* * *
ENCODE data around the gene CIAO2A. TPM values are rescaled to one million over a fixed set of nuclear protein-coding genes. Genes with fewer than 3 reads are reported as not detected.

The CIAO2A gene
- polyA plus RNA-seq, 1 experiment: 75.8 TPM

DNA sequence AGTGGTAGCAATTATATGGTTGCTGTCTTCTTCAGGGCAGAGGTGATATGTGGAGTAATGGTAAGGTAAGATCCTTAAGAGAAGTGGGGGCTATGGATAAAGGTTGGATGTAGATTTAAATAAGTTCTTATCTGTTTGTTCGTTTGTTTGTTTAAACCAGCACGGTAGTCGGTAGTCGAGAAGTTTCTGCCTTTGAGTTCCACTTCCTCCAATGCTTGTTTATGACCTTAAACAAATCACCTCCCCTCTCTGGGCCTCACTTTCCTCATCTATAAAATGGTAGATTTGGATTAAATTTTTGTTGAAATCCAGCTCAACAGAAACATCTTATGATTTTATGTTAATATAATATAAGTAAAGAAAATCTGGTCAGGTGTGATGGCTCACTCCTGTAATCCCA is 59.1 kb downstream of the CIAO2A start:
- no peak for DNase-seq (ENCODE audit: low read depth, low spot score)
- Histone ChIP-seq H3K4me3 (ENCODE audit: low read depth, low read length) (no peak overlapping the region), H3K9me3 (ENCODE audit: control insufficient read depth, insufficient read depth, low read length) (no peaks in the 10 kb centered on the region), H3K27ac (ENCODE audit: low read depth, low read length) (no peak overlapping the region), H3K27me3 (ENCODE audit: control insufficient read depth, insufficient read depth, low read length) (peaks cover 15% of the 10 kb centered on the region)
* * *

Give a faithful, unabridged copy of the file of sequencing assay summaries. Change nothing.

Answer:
ENCODE data around the gene CIAO2A. TPM values are rescaled to one million over a fixed set of nuclear protein-coding genes. Genes with fewer than 3 reads are reported as not detected.

The CIAO2A gene
- polyA plus RNA-seq, 1 experiment: 75.8 TPM

DNA sequence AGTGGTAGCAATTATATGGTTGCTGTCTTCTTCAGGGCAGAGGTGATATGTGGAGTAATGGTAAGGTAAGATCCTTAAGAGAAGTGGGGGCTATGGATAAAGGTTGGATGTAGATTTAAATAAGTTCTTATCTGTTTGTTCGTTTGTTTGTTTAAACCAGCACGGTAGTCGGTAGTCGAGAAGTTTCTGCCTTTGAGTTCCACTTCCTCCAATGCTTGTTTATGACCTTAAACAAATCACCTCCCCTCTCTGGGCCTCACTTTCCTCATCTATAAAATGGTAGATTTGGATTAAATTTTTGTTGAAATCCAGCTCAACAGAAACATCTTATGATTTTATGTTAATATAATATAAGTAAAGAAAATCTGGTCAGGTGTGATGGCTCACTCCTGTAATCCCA is 59.1 kb downstream of the CIAO2A start:
- no peak for DNase-seq (ENCODE audit: low read depth, low spot score)
- Histone ChIP-seq H3K4me3 (ENCODE audit: low read depth, low read length) (no peak overlapping the region), H3K9me3 (ENCODE audit: control insufficient read depth, insufficient read depth, low read length) (no peaks in the 10 kb centered on the region), H3K27ac (ENCODE audit: low read depth, low read length) (no peak overlapping the region), H3K27me3 (ENCODE audit: control insufficient read depth, insufficient read depth, low read length) (peaks cover 15% of the 10 kb centered on the region)